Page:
I’VE BEEN SAVING almost my entire adult life. Early on, three books put me on the path to financial success, helping me to reevaluate how I was living.
The first was The Automatic Millionaire by David Bach. This introduced me to the concept that small, automated savings could lead to big results, thanks to compounding over long periods. Albert Einstein reportedly said, “Compound interest is the eighth wonder of the world. He who understands it, earns it; he who doesn’t, pays it.” While some people question whether Einstein said this, Bach’s book put the truth of this concept into focus for me.
Dave Ramsey’s The Total Money Makeover provided a step-by-step plan for achieving my long-term goals. His seven baby steps offered a path that almost anyone could follow. He emphasized living well beneath your means, while devoting savings to paying off all debt—except mortgage debt—before then turning to investing.
His principles were a roadmap to financial stability. Paraphrasing Ramsey, live like no one else now so you can live like no one else later. Following his seven baby steps, plus the small changes in daily spending advocated by Bach, would form the foundation of my financial success.
The Millionaire Next Door, by Thomas J. Stanley and William D. Danko, was the most influential of my three early reads. It presents research showing that most wealthy Americans live middle-class lives, preferring a Camry to a Porsche. As a scientist, the book offered data that were analyzed in a way that I could understand. The Millionaire Next Door was proof that, to be affluent, you don’t have to be seen by others as rich.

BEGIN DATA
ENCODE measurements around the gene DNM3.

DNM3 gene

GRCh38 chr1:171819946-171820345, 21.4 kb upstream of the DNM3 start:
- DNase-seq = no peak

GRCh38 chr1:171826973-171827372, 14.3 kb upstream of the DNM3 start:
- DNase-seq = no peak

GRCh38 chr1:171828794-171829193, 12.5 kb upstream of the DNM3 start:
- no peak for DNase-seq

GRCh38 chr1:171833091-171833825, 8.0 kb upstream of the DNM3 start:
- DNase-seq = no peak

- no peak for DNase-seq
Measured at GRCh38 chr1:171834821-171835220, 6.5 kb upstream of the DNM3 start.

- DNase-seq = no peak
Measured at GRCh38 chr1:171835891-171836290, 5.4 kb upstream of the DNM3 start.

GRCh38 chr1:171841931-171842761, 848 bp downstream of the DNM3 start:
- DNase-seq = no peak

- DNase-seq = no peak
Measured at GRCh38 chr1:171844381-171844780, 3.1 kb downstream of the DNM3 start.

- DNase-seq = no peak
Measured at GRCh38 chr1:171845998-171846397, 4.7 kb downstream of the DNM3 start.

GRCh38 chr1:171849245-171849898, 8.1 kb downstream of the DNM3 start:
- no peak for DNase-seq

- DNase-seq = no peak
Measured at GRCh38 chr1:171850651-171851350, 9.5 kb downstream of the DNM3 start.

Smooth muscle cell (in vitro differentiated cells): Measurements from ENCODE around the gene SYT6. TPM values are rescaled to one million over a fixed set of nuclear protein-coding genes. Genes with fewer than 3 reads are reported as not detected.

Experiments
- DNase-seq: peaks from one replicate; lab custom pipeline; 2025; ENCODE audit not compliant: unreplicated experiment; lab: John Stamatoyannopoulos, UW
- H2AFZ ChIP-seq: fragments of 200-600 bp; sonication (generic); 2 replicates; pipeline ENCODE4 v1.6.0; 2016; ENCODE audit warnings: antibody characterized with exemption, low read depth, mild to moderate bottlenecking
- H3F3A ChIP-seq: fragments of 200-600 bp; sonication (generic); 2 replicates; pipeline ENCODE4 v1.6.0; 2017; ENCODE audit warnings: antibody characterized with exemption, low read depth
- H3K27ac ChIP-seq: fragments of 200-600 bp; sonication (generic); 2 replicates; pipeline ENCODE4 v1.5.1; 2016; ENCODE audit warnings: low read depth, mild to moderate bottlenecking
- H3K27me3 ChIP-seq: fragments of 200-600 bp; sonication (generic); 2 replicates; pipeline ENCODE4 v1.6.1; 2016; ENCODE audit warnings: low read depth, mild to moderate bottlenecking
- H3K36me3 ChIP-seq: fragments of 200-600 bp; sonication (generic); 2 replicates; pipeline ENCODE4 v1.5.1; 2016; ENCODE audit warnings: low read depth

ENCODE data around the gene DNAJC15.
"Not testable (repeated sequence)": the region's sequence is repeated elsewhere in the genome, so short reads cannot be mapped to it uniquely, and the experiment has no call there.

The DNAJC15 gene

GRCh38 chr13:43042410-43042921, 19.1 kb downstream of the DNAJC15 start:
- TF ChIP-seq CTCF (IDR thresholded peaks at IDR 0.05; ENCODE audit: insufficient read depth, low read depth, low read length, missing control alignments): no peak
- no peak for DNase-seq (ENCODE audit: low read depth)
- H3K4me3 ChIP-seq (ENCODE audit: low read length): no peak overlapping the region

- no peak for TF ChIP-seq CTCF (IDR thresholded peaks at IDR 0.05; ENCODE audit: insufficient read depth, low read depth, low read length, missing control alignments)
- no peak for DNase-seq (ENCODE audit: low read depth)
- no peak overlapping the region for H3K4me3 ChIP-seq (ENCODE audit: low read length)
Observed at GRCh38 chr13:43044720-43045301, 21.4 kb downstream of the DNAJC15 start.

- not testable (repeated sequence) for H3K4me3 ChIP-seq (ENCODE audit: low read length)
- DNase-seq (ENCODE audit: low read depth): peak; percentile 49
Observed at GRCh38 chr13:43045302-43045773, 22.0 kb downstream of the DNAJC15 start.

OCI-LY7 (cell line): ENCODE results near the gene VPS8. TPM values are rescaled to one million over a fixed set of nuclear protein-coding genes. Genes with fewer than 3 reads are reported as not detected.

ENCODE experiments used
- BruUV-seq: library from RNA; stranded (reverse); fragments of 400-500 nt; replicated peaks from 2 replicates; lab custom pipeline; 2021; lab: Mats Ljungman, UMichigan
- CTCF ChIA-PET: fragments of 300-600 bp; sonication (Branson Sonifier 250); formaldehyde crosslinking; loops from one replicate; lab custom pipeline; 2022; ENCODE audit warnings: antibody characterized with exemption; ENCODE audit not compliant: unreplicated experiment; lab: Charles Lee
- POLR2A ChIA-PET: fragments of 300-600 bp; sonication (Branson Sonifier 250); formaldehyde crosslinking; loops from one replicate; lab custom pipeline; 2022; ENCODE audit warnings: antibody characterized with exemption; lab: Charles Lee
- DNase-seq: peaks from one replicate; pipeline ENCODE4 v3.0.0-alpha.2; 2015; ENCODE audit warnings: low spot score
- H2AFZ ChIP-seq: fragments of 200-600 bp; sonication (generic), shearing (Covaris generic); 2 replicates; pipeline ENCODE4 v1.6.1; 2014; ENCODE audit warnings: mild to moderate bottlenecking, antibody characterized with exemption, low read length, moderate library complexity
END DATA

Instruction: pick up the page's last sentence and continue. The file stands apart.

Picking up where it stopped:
Instead, what matters is that you’re comfortable with your spending habits, regardless of how others perceive your financial status. The book’s key message: It’s not how much you earn but how much you save that matters most. As Benjamin Franklin reportedly said, “Money makes money. And the money that money makes, makes money.”
While I’m grateful to have read these three books when I first started my money journey, I’ll admit to having reservations about wholeheartedly accepting all their ideas as doctrine. The books were a solid starting point for me, a way to whet my appetite for financial knowledge and to formulate my own ideas on wealth management. They do have one deficiency, however.
Following their advice too closely during my early years limited my spending. As I near full retirement, I find myself asking whether my overzealous saving cost me experiences when I was younger.
I want my money to last as long as I do. There’s no expiration date stamped on my foot. Yet I wonder now if I saved too much at the expense of enjoying life. Only time will tell.
What’s the best financial book you’ve ever read? Share your thoughts in HumbleDollar’s Voices section.